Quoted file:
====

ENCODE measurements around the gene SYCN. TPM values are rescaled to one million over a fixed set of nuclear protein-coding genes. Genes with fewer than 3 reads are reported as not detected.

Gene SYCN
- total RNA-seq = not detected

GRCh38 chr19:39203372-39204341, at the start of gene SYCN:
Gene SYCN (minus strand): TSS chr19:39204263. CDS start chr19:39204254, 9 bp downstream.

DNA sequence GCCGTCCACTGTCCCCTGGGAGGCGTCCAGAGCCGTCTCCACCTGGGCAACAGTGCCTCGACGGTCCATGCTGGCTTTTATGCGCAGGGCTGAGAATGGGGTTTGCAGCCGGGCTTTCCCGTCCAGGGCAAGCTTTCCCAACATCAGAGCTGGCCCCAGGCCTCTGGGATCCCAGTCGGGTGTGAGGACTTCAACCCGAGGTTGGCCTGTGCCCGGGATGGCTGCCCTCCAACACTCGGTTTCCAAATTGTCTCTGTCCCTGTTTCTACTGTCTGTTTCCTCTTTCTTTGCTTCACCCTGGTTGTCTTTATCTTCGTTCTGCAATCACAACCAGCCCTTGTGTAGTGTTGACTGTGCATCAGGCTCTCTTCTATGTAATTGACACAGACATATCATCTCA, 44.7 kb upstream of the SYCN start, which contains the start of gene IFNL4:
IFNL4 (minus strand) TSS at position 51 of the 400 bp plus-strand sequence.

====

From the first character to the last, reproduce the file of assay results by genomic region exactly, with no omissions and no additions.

ENCODE measurements around the gene SYCN. TPM values are rescaled to one million over a fixed set of nuclear protein-coding genes. Genes with fewer than 3 reads are reported as not detected.

Gene SYCN
- total RNA-seq = not detected

GRCh38 chr19:39203372-39204341, at the start of gene SYCN:
Gene SYCN (minus strand): TSS chr19:39204263. CDS start chr19:39204254, 9 bp downstream.

DNA sequence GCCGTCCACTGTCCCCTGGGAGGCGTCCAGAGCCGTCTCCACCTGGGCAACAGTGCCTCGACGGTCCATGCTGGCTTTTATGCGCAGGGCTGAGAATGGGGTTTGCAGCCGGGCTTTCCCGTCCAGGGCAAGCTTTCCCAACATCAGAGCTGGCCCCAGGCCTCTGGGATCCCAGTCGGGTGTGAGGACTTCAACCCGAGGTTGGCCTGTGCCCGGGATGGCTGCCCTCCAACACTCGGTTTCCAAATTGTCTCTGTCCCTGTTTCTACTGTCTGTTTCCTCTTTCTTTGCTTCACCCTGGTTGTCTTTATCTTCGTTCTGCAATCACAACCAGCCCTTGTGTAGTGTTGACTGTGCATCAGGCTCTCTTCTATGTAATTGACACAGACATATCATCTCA, 44.7 kb upstream of the SYCN start, which contains the start of gene IFNL4:
IFNL4 (minus strand) TSS at position 51 of the 400 bp plus-strand sequence.